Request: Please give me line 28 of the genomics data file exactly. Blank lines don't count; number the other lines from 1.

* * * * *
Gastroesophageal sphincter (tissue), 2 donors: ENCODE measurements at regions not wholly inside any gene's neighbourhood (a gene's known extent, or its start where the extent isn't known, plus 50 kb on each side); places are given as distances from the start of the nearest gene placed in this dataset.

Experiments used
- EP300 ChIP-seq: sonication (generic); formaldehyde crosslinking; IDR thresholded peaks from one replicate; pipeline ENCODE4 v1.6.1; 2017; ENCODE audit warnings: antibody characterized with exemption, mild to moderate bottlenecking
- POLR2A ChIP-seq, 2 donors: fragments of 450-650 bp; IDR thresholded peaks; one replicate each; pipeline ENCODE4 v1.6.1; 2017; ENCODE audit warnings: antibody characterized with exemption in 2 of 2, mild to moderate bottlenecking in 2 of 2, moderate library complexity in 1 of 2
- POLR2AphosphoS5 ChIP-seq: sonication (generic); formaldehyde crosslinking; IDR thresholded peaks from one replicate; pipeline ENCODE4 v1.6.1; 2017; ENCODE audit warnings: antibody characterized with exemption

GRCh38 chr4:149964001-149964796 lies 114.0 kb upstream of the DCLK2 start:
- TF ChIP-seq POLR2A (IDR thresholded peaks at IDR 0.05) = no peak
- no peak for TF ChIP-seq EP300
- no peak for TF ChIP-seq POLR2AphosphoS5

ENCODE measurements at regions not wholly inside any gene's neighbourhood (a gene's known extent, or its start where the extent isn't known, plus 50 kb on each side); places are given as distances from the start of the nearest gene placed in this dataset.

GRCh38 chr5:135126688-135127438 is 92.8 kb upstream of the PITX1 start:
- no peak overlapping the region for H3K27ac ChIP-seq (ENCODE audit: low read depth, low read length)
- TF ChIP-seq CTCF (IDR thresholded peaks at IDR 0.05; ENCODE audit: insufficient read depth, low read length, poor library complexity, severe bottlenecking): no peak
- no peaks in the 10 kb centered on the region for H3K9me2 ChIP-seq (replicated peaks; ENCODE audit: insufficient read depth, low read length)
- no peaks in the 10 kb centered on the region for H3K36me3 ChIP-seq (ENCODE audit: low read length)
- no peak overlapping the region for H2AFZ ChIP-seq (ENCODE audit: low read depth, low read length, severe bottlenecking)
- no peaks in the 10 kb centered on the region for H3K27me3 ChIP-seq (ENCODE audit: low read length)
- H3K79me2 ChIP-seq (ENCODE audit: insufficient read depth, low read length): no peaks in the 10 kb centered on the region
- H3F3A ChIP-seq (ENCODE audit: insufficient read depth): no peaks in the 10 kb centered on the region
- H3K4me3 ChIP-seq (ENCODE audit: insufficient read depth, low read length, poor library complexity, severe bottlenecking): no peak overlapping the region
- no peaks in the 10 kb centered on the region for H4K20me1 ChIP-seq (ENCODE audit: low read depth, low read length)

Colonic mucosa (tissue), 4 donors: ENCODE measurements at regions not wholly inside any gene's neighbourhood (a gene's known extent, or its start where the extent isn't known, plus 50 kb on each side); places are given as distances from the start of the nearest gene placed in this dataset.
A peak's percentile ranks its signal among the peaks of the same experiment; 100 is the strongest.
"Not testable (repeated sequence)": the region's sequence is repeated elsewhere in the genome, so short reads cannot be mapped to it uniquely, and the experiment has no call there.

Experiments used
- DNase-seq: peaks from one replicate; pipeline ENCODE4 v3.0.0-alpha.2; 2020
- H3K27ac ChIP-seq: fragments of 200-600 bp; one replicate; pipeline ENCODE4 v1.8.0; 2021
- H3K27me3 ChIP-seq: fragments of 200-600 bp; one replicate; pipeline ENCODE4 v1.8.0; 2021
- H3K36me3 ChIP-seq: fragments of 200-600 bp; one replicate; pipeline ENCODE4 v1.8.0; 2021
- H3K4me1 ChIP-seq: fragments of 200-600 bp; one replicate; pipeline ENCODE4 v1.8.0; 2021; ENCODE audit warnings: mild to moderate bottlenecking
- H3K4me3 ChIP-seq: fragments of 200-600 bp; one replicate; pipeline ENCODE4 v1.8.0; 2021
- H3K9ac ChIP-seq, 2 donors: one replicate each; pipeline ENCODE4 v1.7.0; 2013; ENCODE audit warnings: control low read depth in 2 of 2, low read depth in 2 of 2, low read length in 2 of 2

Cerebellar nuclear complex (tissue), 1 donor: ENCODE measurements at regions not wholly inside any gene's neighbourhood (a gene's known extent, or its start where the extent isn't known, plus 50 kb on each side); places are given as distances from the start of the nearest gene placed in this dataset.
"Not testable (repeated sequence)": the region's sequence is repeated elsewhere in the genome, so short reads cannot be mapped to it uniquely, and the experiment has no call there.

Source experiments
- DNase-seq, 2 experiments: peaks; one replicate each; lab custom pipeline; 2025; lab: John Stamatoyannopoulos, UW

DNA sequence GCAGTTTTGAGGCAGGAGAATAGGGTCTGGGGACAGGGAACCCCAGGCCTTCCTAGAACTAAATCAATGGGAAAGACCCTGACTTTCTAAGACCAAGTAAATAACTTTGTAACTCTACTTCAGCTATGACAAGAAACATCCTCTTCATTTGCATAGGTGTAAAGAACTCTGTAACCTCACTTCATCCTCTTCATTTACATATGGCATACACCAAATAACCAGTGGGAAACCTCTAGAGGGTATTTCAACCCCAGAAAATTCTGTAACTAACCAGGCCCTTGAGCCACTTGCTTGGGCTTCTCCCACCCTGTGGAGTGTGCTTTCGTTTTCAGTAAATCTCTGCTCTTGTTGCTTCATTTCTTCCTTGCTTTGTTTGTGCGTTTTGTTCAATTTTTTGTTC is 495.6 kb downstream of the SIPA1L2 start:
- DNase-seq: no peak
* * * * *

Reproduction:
- H3K27me3 ChIP-seq: fragments of 200-600 bp; one replicate; pipeline ENCODE4 v1.8.0; 2021